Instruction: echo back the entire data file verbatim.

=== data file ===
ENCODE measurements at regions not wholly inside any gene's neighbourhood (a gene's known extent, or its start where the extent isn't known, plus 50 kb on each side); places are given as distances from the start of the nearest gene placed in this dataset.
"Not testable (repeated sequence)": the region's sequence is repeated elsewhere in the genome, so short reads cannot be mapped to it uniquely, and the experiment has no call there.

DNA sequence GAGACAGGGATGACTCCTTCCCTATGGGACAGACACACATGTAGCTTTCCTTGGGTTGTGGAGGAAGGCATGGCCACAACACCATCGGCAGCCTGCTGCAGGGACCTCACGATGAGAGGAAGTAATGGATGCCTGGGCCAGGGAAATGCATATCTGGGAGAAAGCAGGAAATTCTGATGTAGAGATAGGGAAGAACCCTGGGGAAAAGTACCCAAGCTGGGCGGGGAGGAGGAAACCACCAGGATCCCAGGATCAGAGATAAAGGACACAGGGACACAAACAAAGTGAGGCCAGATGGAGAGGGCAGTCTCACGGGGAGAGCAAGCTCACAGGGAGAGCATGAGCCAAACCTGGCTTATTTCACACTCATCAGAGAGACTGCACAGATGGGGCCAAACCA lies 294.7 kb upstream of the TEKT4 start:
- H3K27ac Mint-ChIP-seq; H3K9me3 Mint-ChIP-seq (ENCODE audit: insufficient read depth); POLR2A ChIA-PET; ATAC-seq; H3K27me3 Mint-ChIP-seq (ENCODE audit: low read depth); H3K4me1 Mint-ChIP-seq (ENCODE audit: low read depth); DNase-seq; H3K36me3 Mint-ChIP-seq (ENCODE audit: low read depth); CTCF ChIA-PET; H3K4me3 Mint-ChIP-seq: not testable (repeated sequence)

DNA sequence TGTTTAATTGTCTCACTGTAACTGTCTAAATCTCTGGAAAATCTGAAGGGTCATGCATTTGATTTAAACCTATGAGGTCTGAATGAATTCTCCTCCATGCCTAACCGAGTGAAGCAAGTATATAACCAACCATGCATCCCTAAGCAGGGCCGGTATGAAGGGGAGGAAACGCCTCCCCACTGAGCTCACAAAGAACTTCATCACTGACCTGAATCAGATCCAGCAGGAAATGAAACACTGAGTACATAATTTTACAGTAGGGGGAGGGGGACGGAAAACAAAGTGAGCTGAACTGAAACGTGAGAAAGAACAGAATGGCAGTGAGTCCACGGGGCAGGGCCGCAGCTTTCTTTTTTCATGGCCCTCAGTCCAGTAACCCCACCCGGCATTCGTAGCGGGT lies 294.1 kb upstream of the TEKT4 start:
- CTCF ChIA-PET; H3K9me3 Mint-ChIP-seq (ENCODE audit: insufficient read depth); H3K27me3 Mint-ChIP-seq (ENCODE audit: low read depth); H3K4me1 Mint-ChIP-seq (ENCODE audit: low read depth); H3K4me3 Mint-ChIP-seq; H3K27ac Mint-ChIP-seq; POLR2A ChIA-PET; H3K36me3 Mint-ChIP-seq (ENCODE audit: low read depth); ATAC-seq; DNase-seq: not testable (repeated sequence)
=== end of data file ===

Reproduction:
ENCODE measurements at regions not wholly inside any gene's neighbourhood (a gene's known extent, or its start where the extent isn't known, plus 50 kb on each side); places are given as distances from the start of the nearest gene placed in this dataset.
"Not testable (repeated sequence)": the region's sequence is repeated elsewhere in the genome, so short reads cannot be mapped to it uniquely, and the experiment has no call there.

DNA sequence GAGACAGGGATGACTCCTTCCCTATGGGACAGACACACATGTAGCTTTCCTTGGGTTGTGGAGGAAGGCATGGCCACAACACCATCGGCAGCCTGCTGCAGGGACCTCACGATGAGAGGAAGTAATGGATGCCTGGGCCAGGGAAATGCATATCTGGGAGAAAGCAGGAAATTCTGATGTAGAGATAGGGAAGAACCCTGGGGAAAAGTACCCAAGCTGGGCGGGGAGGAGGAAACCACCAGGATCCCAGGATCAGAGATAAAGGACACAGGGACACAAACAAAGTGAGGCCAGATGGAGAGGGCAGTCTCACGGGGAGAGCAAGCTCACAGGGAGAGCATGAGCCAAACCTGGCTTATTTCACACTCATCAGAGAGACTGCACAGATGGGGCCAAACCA lies 294.7 kb upstream of the TEKT4 start:
- H3K27ac Mint-ChIP-seq; H3K9me3 Mint-ChIP-seq (ENCODE audit: insufficient read depth); POLR2A ChIA-PET; ATAC-seq; H3K27me3 Mint-ChIP-seq (ENCODE audit: low read depth); H3K4me1 Mint-ChIP-seq (ENCODE audit: low read depth); DNase-seq; H3K36me3 Mint-ChIP-seq (ENCODE audit: low read depth); CTCF ChIA-PET; H3K4me3 Mint-ChIP-seq: not testable (repeated sequence)

DNA sequence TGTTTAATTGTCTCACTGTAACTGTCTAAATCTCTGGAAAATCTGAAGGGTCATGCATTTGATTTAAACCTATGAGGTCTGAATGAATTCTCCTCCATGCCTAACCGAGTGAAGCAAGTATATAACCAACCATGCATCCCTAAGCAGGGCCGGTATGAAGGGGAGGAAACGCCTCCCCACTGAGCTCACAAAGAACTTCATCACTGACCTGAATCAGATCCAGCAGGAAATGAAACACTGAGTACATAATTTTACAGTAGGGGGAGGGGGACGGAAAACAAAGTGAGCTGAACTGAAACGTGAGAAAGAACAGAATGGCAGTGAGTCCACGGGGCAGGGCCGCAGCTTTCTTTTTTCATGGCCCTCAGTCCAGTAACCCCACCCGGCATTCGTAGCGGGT lies 294.1 kb upstream of the TEKT4 start:
- CTCF ChIA-PET; H3K9me3 Mint-ChIP-seq (ENCODE audit: insufficient read depth); H3K27me3 Mint-ChIP-seq (ENCODE audit: low read depth); H3K4me1 Mint-ChIP-seq (ENCODE audit: low read depth); H3K4me3 Mint-ChIP-seq; H3K27ac Mint-ChIP-seq; POLR2A ChIA-PET; H3K36me3 Mint-ChIP-seq (ENCODE audit: low read depth); ATAC-seq; DNase-seq: not testable (repeated sequence)